When information about this tradition became public, as well as the use of computers and smart phones to greatly facilitate such hook-ups, the media made it seem as if this was a highly aberrant circumstance that secretly broke out at this highly-regarded preparatory school from which virtually all the graduates go to good colleges. In response, the school administrators acted shocked by the revelations, while the parents and local law enforcement officials expressed their moral outrage after finding out what had been going on for so long. The abiding solution to their collective potential embarrassment and contributory culpability was to find a patsy to blame.
Older high school boys “hooking up” with freshman and sophomore girls has been an American tradition that extends back to at least the 1950’s. While arguably the number of conquests and percentage of participants appears to have increased over the years, the basic dynamics of the game have remained the same, although the means for identifying the potential participants and arranging the hook-ups have evolved along with technology. The Kinsey studies and the work of Masters and Johnson and others have shed light on the sexual habits of teenagers, which has tended to upset many generations of parents.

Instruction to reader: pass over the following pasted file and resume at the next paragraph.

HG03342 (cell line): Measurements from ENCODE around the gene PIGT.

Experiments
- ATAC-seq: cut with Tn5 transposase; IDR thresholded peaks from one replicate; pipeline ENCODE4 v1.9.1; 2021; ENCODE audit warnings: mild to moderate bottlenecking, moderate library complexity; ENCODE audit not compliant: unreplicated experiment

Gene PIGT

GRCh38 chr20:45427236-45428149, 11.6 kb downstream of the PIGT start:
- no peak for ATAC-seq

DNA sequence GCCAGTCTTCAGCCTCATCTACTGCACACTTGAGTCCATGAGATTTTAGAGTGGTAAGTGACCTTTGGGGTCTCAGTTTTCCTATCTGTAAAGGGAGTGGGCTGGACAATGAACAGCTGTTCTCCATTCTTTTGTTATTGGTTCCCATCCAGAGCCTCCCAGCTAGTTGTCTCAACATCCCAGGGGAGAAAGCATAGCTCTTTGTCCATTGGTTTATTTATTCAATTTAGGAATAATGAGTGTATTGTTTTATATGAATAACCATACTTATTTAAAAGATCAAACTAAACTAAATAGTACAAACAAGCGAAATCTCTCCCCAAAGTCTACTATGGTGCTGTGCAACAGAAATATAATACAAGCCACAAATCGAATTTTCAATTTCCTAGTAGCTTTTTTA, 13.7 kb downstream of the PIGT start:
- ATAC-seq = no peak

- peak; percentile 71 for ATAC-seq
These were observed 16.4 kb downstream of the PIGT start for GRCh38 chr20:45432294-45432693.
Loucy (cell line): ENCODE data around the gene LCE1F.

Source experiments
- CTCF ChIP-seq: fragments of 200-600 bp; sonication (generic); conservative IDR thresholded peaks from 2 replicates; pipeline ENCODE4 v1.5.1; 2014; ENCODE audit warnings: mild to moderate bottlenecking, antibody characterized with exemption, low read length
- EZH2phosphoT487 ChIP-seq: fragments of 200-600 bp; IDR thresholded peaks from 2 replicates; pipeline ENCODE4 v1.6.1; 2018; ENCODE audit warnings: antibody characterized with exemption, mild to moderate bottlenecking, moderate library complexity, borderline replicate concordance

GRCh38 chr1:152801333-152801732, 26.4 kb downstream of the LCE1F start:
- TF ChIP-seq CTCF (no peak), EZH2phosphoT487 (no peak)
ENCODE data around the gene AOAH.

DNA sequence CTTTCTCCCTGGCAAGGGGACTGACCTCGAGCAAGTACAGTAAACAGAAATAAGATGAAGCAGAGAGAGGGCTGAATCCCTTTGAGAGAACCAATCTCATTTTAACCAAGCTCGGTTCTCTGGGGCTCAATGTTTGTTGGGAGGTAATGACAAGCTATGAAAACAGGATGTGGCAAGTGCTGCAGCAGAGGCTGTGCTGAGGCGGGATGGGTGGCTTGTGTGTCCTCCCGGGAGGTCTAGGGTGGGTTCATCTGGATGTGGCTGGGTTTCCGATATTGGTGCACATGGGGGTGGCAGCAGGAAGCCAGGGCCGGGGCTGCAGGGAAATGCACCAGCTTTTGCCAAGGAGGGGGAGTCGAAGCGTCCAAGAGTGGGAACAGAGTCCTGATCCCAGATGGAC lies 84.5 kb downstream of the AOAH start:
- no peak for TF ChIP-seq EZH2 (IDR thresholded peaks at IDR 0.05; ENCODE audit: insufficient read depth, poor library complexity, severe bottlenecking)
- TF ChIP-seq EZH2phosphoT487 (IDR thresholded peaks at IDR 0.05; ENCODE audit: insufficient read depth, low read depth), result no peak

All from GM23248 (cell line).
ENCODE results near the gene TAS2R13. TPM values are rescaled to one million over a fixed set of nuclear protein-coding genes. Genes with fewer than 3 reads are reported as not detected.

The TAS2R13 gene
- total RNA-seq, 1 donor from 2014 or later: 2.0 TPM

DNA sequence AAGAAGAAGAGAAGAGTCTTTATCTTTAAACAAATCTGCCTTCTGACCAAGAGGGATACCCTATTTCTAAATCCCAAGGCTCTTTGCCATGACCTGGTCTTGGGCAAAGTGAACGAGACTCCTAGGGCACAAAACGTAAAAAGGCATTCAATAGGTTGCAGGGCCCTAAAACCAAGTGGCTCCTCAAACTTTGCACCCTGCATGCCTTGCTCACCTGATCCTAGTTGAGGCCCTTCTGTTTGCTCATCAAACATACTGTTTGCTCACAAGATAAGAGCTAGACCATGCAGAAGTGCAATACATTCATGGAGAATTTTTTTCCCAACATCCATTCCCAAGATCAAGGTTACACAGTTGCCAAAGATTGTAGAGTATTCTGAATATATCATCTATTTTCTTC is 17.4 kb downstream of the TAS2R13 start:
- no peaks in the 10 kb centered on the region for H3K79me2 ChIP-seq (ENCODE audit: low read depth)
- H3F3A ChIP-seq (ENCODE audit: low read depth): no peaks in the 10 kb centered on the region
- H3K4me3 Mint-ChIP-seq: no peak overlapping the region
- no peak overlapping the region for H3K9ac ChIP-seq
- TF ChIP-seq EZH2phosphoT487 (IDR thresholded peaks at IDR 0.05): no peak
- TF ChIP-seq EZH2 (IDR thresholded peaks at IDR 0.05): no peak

For all the good publicity that professed abstinence by teenagers has generated for those who claim to be adhering to this self-serving pretense of moral superiority, the reality is decidedly different for a vast majority of adolescents. Adults may like to pretend that rampant sexual activities by teenagers are unusual or deviant, but that is a myth, which many educated people now understand, especially those who teach and supervise kids. In many industrialized countries, that sexual reality has been accepted for a long time. In the United States it continues to be ignored, condemned, and criminalized in various proportions, depending on the communities involved.